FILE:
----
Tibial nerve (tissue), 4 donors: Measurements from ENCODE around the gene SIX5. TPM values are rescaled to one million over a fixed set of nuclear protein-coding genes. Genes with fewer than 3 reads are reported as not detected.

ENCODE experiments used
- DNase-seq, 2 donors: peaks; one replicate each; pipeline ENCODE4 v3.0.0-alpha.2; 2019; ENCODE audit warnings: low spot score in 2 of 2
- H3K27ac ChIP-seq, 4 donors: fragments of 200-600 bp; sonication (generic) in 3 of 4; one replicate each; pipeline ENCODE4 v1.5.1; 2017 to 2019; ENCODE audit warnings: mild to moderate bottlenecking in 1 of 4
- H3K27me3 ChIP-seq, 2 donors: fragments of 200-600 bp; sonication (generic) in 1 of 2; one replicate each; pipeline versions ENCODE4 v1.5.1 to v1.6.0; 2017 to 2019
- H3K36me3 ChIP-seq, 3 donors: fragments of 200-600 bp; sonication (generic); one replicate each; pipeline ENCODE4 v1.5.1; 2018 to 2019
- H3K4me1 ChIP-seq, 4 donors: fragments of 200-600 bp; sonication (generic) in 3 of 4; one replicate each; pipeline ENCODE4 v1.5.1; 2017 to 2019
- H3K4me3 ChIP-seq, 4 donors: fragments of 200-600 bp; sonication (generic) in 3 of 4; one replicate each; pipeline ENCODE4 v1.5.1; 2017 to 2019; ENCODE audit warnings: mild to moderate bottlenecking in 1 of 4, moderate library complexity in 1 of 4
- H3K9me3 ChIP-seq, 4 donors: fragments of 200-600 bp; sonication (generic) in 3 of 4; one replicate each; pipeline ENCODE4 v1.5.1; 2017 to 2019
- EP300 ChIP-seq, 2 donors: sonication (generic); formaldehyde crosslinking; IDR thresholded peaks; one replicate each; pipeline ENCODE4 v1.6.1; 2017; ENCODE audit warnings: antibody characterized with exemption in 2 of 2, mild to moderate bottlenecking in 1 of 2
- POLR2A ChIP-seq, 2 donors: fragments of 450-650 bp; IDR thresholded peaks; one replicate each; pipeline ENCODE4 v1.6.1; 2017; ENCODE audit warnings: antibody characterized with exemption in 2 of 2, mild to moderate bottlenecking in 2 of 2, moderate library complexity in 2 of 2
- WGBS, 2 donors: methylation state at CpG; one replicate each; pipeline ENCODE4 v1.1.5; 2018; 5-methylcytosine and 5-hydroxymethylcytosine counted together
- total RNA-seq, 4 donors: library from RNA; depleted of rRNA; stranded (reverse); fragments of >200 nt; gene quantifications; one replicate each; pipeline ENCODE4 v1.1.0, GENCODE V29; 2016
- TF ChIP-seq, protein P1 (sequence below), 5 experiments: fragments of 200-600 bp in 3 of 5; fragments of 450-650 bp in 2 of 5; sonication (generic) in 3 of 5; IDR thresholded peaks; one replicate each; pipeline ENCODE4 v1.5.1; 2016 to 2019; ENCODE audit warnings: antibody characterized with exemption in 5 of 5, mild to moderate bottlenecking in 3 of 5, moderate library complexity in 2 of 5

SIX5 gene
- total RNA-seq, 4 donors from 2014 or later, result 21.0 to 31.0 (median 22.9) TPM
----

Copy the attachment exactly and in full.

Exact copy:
Tibial nerve (tissue), 4 donors: Measurements from ENCODE around the gene SIX5. TPM values are rescaled to one million over a fixed set of nuclear protein-coding genes. Genes with fewer than 3 reads are reported as not detected.

ENCODE experiments used
- DNase-seq, 2 donors: peaks; one replicate each; pipeline ENCODE4 v3.0.0-alpha.2; 2019; ENCODE audit warnings: low spot score in 2 of 2
- H3K27ac ChIP-seq, 4 donors: fragments of 200-600 bp; sonication (generic) in 3 of 4; one replicate each; pipeline ENCODE4 v1.5.1; 2017 to 2019; ENCODE audit warnings: mild to moderate bottlenecking in 1 of 4
- H3K27me3 ChIP-seq, 2 donors: fragments of 200-600 bp; sonication (generic) in 1 of 2; one replicate each; pipeline versions ENCODE4 v1.5.1 to v1.6.0; 2017 to 2019
- H3K36me3 ChIP-seq, 3 donors: fragments of 200-600 bp; sonication (generic); one replicate each; pipeline ENCODE4 v1.5.1; 2018 to 2019
- H3K4me1 ChIP-seq, 4 donors: fragments of 200-600 bp; sonication (generic) in 3 of 4; one replicate each; pipeline ENCODE4 v1.5.1; 2017 to 2019
- H3K4me3 ChIP-seq, 4 donors: fragments of 200-600 bp; sonication (generic) in 3 of 4; one replicate each; pipeline ENCODE4 v1.5.1; 2017 to 2019; ENCODE audit warnings: mild to moderate bottlenecking in 1 of 4, moderate library complexity in 1 of 4
- H3K9me3 ChIP-seq, 4 donors: fragments of 200-600 bp; sonication (generic) in 3 of 4; one replicate each; pipeline ENCODE4 v1.5.1; 2017 to 2019
- EP300 ChIP-seq, 2 donors: sonication (generic); formaldehyde crosslinking; IDR thresholded peaks; one replicate each; pipeline ENCODE4 v1.6.1; 2017; ENCODE audit warnings: antibody characterized with exemption in 2 of 2, mild to moderate bottlenecking in 1 of 2
- POLR2A ChIP-seq, 2 donors: fragments of 450-650 bp; IDR thresholded peaks; one replicate each; pipeline ENCODE4 v1.6.1; 2017; ENCODE audit warnings: antibody characterized with exemption in 2 of 2, mild to moderate bottlenecking in 2 of 2, moderate library complexity in 2 of 2
- WGBS, 2 donors: methylation state at CpG; one replicate each; pipeline ENCODE4 v1.1.5; 2018; 5-methylcytosine and 5-hydroxymethylcytosine counted together
- total RNA-seq, 4 donors: library from RNA; depleted of rRNA; stranded (reverse); fragments of >200 nt; gene quantifications; one replicate each; pipeline ENCODE4 v1.1.0, GENCODE V29; 2016
- TF ChIP-seq, protein P1 (sequence below), 5 experiments: fragments of 200-600 bp in 3 of 5; fragments of 450-650 bp in 2 of 5; sonication (generic) in 3 of 5; IDR thresholded peaks; one replicate each; pipeline ENCODE4 v1.5.1; 2016 to 2019; ENCODE audit warnings: antibody characterized with exemption in 5 of 5, mild to moderate bottlenecking in 3 of 5, moderate library complexity in 2 of 5

SIX5 gene
- total RNA-seq, 4 donors from 2014 or later, result 21.0 to 31.0 (median 22.9) TPM